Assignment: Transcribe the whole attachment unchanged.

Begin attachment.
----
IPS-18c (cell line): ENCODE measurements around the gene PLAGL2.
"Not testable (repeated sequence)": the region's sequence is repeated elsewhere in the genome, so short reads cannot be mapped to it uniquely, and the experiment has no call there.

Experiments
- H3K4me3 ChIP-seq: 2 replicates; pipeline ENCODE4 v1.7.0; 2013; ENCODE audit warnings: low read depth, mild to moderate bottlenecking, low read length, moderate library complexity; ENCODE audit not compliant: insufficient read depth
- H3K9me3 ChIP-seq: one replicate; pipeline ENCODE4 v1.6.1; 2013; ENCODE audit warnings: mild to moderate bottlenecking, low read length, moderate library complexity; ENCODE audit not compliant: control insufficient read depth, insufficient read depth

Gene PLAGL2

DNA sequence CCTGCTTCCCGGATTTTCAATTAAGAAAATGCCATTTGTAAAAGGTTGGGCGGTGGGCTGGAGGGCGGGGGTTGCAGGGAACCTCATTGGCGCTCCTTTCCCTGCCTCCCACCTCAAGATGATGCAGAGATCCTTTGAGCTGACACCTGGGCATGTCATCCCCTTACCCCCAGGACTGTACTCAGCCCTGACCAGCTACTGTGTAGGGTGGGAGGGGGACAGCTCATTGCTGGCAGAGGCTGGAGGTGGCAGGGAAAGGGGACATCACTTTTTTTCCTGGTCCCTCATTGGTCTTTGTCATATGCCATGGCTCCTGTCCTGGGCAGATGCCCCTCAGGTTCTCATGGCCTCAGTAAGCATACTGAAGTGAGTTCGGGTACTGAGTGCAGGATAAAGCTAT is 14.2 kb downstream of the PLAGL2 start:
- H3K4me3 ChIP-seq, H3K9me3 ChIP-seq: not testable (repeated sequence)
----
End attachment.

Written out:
IPS-18c (cell line): ENCODE measurements around the gene PLAGL2.
"Not testable (repeated sequence)": the region's sequence is repeated elsewhere in the genome, so short reads cannot be mapped to it uniquely, and the experiment has no call there.

Experiments
- H3K4me3 ChIP-seq: 2 replicates; pipeline ENCODE4 v1.7.0; 2013; ENCODE audit warnings: low read depth, mild to moderate bottlenecking, low read length, moderate library complexity; ENCODE audit not compliant: insufficient read depth
- H3K9me3 ChIP-seq: one replicate; pipeline ENCODE4 v1.6.1; 2013; ENCODE audit warnings: mild to moderate bottlenecking, low read length, moderate library complexity; ENCODE audit not compliant: control insufficient read depth, insufficient read depth

Gene PLAGL2

DNA sequence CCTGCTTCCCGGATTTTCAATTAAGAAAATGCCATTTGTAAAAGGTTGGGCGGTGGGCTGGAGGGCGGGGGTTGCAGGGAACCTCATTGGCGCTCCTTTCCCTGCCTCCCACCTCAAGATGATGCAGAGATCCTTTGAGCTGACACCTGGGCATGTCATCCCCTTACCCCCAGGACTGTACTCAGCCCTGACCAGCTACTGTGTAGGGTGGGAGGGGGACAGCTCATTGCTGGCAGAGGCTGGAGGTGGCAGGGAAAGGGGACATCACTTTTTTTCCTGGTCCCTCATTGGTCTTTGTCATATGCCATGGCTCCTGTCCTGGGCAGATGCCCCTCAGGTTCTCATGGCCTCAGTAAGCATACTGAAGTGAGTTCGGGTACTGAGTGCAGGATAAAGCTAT is 14.2 kb downstream of the PLAGL2 start:
- H3K4me3 ChIP-seq, H3K9me3 ChIP-seq: not testable (repeated sequence)